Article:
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Burlington Resources, Gulf Coast Division, Houston, TX; Notice of Negative Determination Regarding Application for Reconsideration

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By application received on October 10, 2002, a petitioner requested administrative reconsideration of the Department's negative determination regarding eligibility for workers and former workers of the subject firm to apply for Trade Adjustment Assistance (TAA). The denial notice applicable to workers of Burlington Resources, Gulf Coast Division, Houston, Texas was signed on September 11, 2002, and published in the Federal Register on September 27, 2002 (67 FR 61160).

Pursuant to 29 CFR 90.18(c) reconsideration may be granted under the following circumstances:

(1) If it appears on the basis of facts not previously considered that the determination complained of was erroneous;

(2) If it appears that the determination complained of was based on a mistake in the determination of facts not previously considered; or

(3) If in the opinion of the Certifying Officer, a misinterpretation of facts or of the law justified reconsideration of the decision.

The TAA petition was filed on behalf of workers at Burlington Resources, Gulf Coast Division, Houston, Texas engaged in activities related to clerical, accounting, legal and marketing services. The petition was denied because the petitioning workers did not produce an article within the meaning of section 222(3) of the Act.

The petitioner alleges that the majority of the petitioning worker group at Burlington Resources, Gulf Coast Division, Houston, Texas were production workers.

Upon further review and company contact, it was revealed that, although the overwhelming majority of workers in the petitioning worker group were office workers, a small percentage of the group fulfilled other job functions. A review of the job descriptions of these few workers revealed that, in addition to administrative functions, they were engaged in safety and environmental assessment services, and supervisory functions. As these functions do not constitute production, the original finding established in the initial investigation remains valid.

The petitioner also cites company data that indicates increased imports in natural oil and gas with corresponding declines in domestic production. As the petitioning worker group does not produce a product, however, this information is irrelevant.

Finally, the petitioner asserted that a very similar worker group at Texaco Exploration (TA-W-41,243 and TA-W-41,243 A-G), was certified for trade adjustment assistance, and attached a copy of this certification to the request for reconsideration. The petitioner also notes that other Burlington Resources facilities have been certified in the past.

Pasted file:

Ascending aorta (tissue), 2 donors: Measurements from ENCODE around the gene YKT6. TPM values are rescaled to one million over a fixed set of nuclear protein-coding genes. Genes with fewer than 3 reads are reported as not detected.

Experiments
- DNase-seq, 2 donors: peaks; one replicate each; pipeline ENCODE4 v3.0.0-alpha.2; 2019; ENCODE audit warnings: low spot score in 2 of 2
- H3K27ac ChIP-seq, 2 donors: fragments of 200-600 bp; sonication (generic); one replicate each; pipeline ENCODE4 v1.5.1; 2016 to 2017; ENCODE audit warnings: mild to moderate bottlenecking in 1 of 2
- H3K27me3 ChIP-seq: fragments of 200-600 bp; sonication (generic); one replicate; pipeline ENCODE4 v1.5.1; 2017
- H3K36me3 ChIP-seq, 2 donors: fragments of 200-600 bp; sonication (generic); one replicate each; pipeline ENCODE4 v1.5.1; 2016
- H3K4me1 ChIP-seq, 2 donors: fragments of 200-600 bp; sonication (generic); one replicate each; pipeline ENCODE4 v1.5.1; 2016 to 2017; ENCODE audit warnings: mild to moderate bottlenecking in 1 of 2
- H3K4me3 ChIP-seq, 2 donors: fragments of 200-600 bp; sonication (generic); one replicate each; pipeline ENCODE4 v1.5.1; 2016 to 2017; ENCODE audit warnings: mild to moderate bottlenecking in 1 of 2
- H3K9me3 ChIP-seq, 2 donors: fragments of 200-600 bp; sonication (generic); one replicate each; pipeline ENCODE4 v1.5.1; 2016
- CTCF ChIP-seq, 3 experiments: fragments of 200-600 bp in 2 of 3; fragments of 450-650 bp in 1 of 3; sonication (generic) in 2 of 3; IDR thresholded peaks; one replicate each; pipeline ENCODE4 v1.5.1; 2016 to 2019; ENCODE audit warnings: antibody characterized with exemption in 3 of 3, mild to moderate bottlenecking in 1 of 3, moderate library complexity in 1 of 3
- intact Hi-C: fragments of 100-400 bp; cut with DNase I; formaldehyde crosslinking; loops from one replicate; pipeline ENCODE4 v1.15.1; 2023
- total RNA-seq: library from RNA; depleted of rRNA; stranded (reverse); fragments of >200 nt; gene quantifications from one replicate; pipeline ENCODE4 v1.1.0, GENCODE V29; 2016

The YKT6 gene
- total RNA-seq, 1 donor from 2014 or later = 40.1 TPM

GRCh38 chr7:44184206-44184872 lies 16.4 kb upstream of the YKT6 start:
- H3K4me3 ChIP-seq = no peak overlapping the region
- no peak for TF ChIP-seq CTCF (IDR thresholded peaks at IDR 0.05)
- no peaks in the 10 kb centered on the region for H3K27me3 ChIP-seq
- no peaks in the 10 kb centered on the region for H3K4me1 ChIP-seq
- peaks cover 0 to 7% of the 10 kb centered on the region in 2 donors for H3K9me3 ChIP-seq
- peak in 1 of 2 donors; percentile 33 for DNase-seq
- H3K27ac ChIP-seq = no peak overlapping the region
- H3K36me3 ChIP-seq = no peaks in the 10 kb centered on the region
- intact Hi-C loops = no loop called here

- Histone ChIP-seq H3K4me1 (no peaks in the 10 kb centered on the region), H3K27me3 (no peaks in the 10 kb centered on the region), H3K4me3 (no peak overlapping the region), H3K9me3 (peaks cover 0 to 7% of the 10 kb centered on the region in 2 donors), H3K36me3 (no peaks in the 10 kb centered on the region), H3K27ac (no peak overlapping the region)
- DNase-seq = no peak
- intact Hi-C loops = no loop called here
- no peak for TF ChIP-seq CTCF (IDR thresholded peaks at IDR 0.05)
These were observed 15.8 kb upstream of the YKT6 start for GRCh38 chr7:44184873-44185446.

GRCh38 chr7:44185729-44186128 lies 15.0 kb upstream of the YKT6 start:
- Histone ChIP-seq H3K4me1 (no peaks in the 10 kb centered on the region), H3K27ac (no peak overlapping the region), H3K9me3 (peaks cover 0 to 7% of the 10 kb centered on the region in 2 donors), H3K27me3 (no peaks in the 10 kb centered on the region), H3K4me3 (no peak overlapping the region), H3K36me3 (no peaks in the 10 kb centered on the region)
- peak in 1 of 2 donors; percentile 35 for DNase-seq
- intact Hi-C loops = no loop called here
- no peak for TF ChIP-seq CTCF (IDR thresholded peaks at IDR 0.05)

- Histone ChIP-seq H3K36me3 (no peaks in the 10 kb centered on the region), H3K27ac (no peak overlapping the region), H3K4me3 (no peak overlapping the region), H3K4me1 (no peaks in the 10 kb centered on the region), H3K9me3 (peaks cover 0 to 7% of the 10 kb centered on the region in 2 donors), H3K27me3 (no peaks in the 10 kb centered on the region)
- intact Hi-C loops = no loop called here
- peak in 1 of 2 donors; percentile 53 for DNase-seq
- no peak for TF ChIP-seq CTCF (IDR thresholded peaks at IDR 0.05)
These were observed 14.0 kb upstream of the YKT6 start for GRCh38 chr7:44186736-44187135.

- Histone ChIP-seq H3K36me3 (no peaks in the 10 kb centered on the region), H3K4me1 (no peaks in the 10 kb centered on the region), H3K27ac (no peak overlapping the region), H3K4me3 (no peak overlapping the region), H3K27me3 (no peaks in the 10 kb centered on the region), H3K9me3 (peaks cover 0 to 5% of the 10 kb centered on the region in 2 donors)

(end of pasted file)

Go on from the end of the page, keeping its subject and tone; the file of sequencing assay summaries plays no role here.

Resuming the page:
A review of the Texaco certification revealed that production workers were involved in the petitioning worker group. Although it is not indicated that similar work functions were involved in this certification, it is possible that workers performing the same functions as those in the petitioning worker group could have been part of the Texaco certification. If service workers are in direct support of petitioning or TAA certified production workers, then workers in these support functions may be eligible. In the case of the petitioning worker group in this investigation, there are no production workers represented. Similarly, past certifications for Burlington Resources involved worker groups that included production workers.

Only in very limited instances are service workers certified for TAA, namely the worker separations must be caused by a reduced demand for their services from a parent or controlling firm or subdivision whose workers produce an article and who are currently under certification for TAA.

In conclusion, the workers at the subject firm did not produce an article within the meaning of section 222(3) of the Trade Act of 1974.


After review of the application and investigative findings, I conclude that there has been no error or misinterpretation of the law or of the facts which would justify reconsideration of the Department of Labor's prior decision. Accordingly, the application is denied.

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Signed at Washington, DC, this 27th day of February, 2003.

Edward A. Tomchick,

Director, Division of Trade Adjustment Assistance.

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[FR Doc. 03-6407 Filed 3-17-03; 8:45 am]